Unintended effects can extend beyond the transport sector

Deliverable 2: The effects of transport policy measures are rarely limited to the intended ones. Unintended effects of transport policy can extend beyond the transport sector to policy domains as diverse as education, health and the economy.

The Optic report “Inventory of tools and methods for early detection of adverse effects” addresses this and recommends a mix of quantitative and qualitative assessment approaches to policy making, because all effects of transport policy – intended or unintended – may be anticipated before the policy is implemented.

Potential supplementary measures can therefore be planned at the same time as the main policy measure when addressing undesirable outcomes or increasing acceptability for controversial measures.

The report describes in detail the different appraisal techniques – quantitative as well as qualitative – available for evaluation of transport policies. In particular it focuses on the possibilities and limitations offered by the EU wide models TransTools (Tools for Transport forecasting and Scenario testing) and Tremove.

TransTools is a transport demand and network model covering both freight (including intermodal transport) and passenger transport. Tremove is a transport and emission model used to assess the impact of single environmental policies and policy packages on European level.

The report recommends when and how approaches of quantitative and qualitative character should be used and discusses the particular challenges of transport policy packages in which a bundle of measures is implemented together in order to meet one or more policy objectives. Structural closed methods (mainly quantitative) should be applied to quantify as much as possible of the expected effects. This phase is dominated by experts and application of models such as TransTools and Tremove.

The report gives examples of complex policy-making processes and of how unintended effects can be evaluated and identified in advance. For instance, in 2009 the German government introduced a 2,500 Euro bonus when a new car was purchased and the old one handed in for scrappage. The measure was intended to stimulate car manufacturing in Germany at a time of economic downturn and to reduce the stock of high emission cars in the country.

These intended effects could be reproduced with a transport model (TREMOVE), but any unintended effect of scrapped cars being exported to other countries would not be covered by the model. This example showed that models can only partially reveal the entire complexity of cause-effect relations. In these cases the report recommends that additional, so-called structurally open, methods be applied at an early stage (mainly qualitative) in order to point to effects not covered by the models.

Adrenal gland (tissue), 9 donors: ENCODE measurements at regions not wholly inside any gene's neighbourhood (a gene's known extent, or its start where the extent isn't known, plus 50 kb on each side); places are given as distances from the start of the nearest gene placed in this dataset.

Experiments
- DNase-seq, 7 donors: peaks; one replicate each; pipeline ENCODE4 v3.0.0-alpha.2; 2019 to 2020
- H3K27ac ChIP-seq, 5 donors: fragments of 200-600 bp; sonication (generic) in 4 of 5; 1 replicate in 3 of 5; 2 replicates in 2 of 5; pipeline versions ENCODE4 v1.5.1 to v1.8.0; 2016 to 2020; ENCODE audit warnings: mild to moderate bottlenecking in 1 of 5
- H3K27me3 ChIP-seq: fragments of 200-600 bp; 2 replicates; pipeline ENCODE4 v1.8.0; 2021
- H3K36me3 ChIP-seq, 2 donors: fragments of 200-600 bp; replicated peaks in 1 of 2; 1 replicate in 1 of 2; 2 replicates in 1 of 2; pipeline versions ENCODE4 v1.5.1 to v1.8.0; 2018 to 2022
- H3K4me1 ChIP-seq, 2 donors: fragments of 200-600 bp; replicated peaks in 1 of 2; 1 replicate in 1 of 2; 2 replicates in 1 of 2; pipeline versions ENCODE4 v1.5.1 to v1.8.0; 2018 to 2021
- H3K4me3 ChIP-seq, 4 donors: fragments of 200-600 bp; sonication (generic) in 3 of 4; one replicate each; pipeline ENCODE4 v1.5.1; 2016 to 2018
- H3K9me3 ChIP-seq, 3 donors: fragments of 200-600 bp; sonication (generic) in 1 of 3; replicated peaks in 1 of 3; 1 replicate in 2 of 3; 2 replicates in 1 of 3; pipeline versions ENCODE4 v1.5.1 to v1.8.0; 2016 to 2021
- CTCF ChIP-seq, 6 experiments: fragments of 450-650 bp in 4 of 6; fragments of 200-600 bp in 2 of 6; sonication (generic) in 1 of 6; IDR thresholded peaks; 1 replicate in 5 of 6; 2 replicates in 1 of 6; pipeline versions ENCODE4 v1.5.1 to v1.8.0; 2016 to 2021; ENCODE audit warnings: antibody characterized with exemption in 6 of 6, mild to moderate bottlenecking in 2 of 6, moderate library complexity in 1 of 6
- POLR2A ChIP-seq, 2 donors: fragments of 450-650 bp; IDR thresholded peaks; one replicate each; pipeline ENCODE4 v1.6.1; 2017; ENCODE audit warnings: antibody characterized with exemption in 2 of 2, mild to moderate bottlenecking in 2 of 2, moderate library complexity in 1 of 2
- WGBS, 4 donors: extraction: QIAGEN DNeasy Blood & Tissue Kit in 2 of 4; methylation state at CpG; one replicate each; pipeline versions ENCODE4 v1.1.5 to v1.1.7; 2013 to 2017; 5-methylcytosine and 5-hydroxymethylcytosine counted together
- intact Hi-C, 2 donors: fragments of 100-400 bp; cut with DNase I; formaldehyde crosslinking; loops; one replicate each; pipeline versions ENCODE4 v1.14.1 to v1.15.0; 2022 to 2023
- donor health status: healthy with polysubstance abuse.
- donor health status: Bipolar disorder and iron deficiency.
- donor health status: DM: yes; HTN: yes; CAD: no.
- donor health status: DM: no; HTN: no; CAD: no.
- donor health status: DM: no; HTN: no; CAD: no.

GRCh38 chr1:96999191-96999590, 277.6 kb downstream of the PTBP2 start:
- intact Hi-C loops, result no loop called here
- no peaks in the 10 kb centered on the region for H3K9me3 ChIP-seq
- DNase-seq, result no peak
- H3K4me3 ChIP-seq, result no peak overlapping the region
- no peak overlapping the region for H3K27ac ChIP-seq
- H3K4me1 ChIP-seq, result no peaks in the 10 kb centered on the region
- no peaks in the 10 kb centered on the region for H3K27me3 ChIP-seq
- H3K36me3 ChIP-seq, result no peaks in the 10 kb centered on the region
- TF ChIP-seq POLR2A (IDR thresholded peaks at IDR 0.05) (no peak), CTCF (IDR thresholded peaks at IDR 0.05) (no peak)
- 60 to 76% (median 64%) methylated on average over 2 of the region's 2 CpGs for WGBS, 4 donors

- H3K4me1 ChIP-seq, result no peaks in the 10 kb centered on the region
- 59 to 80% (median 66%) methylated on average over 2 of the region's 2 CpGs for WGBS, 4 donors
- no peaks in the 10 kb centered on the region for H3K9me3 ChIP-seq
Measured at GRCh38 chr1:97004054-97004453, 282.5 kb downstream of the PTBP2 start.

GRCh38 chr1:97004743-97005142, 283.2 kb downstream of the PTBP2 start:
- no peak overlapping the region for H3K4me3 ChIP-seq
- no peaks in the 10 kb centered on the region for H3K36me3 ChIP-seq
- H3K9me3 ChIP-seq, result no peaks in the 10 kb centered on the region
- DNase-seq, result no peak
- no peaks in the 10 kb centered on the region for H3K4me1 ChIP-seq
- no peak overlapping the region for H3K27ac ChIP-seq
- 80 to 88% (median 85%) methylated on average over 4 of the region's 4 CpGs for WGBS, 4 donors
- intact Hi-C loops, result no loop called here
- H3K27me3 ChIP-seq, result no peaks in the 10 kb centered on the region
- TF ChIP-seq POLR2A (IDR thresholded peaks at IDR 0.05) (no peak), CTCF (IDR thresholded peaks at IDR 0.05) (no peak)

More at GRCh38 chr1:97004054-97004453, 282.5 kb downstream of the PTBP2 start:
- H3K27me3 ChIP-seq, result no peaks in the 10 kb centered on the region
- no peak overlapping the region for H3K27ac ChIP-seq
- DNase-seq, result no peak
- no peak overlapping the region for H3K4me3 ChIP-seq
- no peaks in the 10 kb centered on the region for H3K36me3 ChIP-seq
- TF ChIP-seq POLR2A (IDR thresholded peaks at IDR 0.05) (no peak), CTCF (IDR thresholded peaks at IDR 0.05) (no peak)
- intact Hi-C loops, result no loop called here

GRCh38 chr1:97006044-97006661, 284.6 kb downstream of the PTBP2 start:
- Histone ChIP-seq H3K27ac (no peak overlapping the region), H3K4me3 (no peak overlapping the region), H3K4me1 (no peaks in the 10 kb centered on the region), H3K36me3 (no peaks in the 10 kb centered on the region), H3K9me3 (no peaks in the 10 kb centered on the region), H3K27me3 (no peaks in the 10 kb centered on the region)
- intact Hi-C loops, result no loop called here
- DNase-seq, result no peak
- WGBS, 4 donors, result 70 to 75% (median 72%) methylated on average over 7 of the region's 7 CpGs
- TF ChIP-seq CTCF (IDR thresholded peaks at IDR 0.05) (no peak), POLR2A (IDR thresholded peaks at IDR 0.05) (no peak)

Another example is subsidies for the purchase of electric vehicles. The shift to more electric vehicles would not be reflected in the TransTools model, but the effect of the policy (reduced emissions) could be assessed ex-post by applying the impact model Tremove.

However, possibly unintended effects as more mileages due to reduced fuel costs, would require to be specifically addressed in the model, for instance by considering different car types, issue normally not treated in this type of model.

The demand for electric energy and new power plants would be out of the scope of the model because the effect occurs in the energy sector.

These kinds of effects require structurally open approaches to be detected or even the application of other models when effects appear outside the transport domain.

To identify different effects, the report recommends using structurally open methods in an explorative phase at the beginning of the policymaking process. Mainly qualitative elements such as a stakeholder consultation play an important role here and could be accompanied by simple pre-structured approaches (e.g. CBA) to support the exclusion of unrealistic options, or by explorative scenarios to cover different future developments.

In the second stage of policy package analysis, the project recommends that structurally closed methods be conducted and generally applied by analysts and experts in the field. Given the results obtained, the policy-packaging process should again be opened up and the results reflected on considering potentially affected stakeholders.

Download deliverable 2:
Inventory of tools and methods for early detection of adverse effects.

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